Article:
Yearly Archive: 2020

Lessons of history

In Italy, where coronavirus has hit the hardest among European nations, the country is all but shut down. Italy is used to such quarantines. In fact, the very word has its origin in Venice. During a plague in the 14th century the port city forced all ships to wait forty days – quaranta giorni – before passengers and crews could disembark. Another Italian city followed with even broader precautions during the Middle Ages. The February 20 issue of the London Review of Books includes a review of a book by John Henderson called Florence Under Siege: Surviving the Plague in...

Read More ....

Nowhere man

Some men grow a beard on holiday, but think better of it when they get home, and shave it off. Not Justin Trudeau. He thinks a vacation beard can change him. In fact, the beard has rendered his life untenable. He no longer knows who he is. Until now, Justin’s life has been ever-so-easy; he was Pierre Trudeau’s son. People praised him even when there was no reason. Being in the public eye so much, Justin became all about the performance arts. He was like Robert Redford playing the all-American boy in “The Way We Were” when Barbra Streisand asks,...

Read More ....

The past is present

The problem with the blockades that have halted economic activity from Vancouver to Montreal is not the hereditary chiefs or the listless Ottawa crowd. No, the problem is that Canada is stuck in the nineteenth century. We have always been hewers of wood and drawers of water, shipping our birthright – usually to American buyers – rather than create as many jobs at home as we could. Instead of spending billions on pipelines to feed others, why not build a refinery in Alberta that uses Western oil and yields consumer products from synthetic fibres to plastics, tires to crayons? To...

Read More ....

Running on empty

Saturday’s Globe and Mail contained shocking details about an athletics coach who allegedly groomed Megan Brown for sex beginning when she was a 17-year-old high school student. The relationship continued after she enrolled at the University of Guelph and trained under his tutelage. In 2006, her father informed the university about what was going on; nothing happened. Once the details were published last weekend, the university suddenly found its voice and apologized on its website that same day for the “deeply troubling” article. The coach, Dave Scott-Thomas, has denied any wrongdoing. On Monday, university president Franco Vaccarino emailed Brown with...

Read More ....

Arrivederci

Since I waxed on at some length in a recent blog post about Eataly, it’s only fair to tell you what’s happened to the new Toronto hotspot. The patient lineups outside are long gone. Indeed, you can arrive at 6 p.m. and get a table for two in La Pizza e La Pasta. You can even make an online reservation, something that was not permitted in the early days. These are all advancements from the point of view of the customer. Other changes, however, are not so welcome. During the opening, staff was buttressed by top people from other Eatalys...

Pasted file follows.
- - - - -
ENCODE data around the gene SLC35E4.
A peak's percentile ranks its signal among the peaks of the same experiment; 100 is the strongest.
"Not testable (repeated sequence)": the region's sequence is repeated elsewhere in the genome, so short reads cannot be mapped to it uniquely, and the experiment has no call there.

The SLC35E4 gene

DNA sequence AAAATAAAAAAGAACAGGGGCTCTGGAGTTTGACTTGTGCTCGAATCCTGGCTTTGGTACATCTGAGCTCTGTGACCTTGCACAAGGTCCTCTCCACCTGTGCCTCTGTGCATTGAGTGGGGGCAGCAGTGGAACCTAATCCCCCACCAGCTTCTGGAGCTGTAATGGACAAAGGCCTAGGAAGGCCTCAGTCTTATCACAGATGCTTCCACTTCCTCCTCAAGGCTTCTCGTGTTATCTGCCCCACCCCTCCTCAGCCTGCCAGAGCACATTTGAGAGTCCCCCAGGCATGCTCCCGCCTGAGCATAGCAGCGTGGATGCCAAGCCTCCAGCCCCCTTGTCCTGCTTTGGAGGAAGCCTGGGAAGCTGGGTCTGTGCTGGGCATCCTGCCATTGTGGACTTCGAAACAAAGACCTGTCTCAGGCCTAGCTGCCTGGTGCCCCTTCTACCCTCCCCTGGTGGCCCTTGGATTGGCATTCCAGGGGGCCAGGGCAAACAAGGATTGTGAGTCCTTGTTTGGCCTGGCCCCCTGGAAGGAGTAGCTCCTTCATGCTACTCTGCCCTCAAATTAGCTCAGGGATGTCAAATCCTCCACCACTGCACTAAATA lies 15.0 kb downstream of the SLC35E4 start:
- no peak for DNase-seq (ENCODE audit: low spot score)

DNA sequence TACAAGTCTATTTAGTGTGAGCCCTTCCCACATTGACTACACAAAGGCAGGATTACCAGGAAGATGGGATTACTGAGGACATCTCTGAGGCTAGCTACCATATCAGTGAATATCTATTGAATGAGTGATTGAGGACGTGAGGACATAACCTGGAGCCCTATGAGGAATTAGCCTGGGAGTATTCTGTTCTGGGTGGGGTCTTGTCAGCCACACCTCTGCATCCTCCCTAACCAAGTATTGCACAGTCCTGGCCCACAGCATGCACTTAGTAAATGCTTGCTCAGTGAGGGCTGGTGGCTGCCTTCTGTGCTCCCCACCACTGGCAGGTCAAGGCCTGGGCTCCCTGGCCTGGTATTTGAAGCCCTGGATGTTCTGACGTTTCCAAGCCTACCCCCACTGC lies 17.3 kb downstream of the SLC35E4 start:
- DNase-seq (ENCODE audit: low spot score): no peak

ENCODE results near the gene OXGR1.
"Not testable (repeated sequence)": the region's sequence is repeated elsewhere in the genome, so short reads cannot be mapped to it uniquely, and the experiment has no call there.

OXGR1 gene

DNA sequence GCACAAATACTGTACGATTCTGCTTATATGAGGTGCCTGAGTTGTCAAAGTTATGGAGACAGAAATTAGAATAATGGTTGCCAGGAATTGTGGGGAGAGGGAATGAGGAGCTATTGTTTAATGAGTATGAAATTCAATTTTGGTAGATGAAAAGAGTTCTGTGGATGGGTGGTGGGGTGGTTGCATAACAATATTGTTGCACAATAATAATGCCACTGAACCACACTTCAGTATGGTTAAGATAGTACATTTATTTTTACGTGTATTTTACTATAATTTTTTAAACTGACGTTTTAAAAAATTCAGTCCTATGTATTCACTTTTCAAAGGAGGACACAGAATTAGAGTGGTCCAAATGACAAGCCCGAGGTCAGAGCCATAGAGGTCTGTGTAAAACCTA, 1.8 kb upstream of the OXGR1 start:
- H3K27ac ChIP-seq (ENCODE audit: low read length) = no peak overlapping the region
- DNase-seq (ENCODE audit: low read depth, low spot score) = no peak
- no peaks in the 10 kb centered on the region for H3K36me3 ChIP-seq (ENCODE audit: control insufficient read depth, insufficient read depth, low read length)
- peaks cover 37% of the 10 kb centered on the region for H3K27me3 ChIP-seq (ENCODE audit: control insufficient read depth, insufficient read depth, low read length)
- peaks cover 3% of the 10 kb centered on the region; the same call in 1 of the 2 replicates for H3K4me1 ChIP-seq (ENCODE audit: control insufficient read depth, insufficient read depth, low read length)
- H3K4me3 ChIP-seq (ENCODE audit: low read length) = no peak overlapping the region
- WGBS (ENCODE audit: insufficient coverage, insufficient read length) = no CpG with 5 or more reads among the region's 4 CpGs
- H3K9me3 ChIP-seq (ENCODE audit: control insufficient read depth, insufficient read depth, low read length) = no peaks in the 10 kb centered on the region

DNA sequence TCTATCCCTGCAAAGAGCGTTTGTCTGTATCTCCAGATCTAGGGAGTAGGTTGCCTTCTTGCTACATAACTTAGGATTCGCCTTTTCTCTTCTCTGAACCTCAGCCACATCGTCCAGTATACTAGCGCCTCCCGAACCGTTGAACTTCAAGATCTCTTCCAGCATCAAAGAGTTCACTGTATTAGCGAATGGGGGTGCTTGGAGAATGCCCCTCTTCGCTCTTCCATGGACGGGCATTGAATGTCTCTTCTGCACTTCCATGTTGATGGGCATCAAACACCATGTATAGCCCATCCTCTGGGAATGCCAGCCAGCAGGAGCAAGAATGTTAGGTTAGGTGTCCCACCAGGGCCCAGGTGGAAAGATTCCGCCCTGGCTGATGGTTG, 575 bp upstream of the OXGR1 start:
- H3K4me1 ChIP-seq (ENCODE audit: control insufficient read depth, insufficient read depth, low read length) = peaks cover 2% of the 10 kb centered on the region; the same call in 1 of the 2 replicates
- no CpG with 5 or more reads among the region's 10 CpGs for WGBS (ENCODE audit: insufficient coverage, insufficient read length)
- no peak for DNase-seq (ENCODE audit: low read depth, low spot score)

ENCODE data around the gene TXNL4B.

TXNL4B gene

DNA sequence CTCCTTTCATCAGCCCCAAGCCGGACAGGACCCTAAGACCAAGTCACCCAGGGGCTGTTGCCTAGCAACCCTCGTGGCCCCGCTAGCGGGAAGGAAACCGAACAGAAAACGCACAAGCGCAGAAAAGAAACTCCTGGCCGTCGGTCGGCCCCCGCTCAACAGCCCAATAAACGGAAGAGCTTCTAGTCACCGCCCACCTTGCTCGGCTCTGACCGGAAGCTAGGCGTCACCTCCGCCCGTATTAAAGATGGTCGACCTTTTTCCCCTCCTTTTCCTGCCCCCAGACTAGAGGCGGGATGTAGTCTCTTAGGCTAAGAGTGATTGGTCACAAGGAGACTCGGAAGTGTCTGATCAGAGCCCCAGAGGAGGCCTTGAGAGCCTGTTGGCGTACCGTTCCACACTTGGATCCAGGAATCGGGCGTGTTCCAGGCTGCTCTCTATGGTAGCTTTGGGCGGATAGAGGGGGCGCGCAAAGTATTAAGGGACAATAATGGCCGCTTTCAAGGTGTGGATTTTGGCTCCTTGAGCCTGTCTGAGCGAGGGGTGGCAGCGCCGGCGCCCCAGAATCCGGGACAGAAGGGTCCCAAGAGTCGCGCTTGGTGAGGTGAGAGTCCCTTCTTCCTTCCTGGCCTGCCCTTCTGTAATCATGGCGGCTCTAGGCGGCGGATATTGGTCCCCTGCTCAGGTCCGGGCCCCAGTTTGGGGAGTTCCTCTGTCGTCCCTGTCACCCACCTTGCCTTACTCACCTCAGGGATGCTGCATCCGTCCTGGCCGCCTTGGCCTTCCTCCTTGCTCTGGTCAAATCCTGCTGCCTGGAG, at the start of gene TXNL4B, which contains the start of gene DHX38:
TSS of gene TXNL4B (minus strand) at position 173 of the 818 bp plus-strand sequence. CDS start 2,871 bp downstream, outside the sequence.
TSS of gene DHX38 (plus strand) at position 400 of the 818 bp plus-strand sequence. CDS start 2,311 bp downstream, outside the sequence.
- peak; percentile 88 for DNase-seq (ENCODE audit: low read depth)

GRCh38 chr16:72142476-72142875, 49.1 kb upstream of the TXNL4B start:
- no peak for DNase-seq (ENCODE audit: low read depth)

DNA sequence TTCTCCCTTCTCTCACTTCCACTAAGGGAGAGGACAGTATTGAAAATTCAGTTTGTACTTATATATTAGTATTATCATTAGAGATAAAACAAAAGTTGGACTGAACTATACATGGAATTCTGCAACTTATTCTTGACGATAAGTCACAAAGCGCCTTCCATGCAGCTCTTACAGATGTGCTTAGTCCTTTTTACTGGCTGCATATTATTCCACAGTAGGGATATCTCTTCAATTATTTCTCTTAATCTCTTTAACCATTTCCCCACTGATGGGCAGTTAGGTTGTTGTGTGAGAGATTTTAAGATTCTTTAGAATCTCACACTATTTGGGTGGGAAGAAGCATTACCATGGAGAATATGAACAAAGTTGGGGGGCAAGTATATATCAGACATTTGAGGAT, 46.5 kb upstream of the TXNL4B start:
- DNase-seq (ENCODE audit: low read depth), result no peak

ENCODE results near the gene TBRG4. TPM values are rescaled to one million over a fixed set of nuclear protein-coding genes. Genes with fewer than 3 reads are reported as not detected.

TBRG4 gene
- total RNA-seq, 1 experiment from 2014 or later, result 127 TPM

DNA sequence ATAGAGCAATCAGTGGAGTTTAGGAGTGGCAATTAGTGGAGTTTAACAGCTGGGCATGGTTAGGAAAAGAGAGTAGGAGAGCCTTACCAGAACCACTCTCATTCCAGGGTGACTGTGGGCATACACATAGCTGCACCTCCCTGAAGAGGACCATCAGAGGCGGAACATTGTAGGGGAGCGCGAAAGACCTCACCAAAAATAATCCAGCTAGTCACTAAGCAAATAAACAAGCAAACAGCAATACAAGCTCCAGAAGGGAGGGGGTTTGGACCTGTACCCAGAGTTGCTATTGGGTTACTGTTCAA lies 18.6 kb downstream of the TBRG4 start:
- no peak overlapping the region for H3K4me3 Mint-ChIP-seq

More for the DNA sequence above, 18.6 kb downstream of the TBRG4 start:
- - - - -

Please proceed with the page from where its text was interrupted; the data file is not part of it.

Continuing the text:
Read More ....

The Peter Principle

Unless some business leader or rock star suddenly steps forward, the major candidates for leader of the Conservative Party have all announced. I hesitate to call them losers but they certainly don’t look like winners. All of the more promising possibilities took a pass for various personal and professional reasons: Lisa Raitt, Jean Charest, Rona Ambrose, Rod Phillips and the two Mulroney siblings, Caroline and Mark. The party is left with Peter MacKay, Erin O’Toole, and a couple of even lesser-knowns. Andrew Scheer is beginning to look pretty good. He spoke decent French, which while denigrated at the time, is...

Read More ....

The tipping point

Tipping in restaurants used to be pretty predictable. You’d automatically add 15 percent to the bill, or if the service were excellent, you might bump it up to 20 percent. I do like the fact that these days a machine is presented so your credit card doesn’t leave your hand. In the paper-based system of the past, I always wondered when my card disappeared whether someone was making an extra copy for later use to buy a flight to Paris. But along with this newfound safety comes a catch. The machine offers a selection of various percentage tip amounts and...

Read More ....

Songs of the heart

We spent some time over New Year’s on a farm near Orillia amid snow and serenity. Our only visitors were birds hungry for seeds and suet. Among the more prominent: both nuthatches (red- and white-breasted), hairy and downy woodpeckers, Blue Jays, chickadees, juncoes and a pair of American goldfinches. Sometimes a pileated woodpecker joins with wild turkeys and numerous other friends, some of whom are currently enjoying southern climes. I first became interested in birding while living in England in the 1980s. You grow up knowing the twenty birds that visit your backyard and, suddenly, you see birds around you...

Read More ....